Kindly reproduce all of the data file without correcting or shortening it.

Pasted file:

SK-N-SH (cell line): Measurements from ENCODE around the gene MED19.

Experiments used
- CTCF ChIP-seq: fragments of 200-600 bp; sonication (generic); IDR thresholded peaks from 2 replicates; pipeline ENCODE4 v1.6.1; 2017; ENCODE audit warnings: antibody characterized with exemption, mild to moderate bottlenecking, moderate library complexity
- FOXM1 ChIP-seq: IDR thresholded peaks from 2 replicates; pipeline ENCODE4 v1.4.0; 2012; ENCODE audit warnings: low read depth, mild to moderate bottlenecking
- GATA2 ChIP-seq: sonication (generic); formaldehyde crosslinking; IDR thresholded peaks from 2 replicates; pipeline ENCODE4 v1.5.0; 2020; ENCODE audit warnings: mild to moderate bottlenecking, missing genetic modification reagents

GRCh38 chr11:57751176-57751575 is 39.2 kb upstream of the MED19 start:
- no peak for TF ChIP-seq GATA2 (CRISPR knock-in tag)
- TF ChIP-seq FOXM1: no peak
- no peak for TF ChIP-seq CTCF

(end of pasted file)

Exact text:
SK-N-SH (cell line): Measurements from ENCODE around the gene MED19.

Experiments used
- CTCF ChIP-seq: fragments of 200-600 bp; sonication (generic); IDR thresholded peaks from 2 replicates; pipeline ENCODE4 v1.6.1; 2017; ENCODE audit warnings: antibody characterized with exemption, mild to moderate bottlenecking, moderate library complexity
- FOXM1 ChIP-seq: IDR thresholded peaks from 2 replicates; pipeline ENCODE4 v1.4.0; 2012; ENCODE audit warnings: low read depth, mild to moderate bottlenecking
- GATA2 ChIP-seq: sonication (generic); formaldehyde crosslinking; IDR thresholded peaks from 2 replicates; pipeline ENCODE4 v1.5.0; 2020; ENCODE audit warnings: mild to moderate bottlenecking, missing genetic modification reagents

GRCh38 chr11:57751176-57751575 is 39.2 kb upstream of the MED19 start:
- no peak for TF ChIP-seq GATA2 (CRISPR knock-in tag)
- TF ChIP-seq FOXM1: no peak
- no peak for TF ChIP-seq CTCF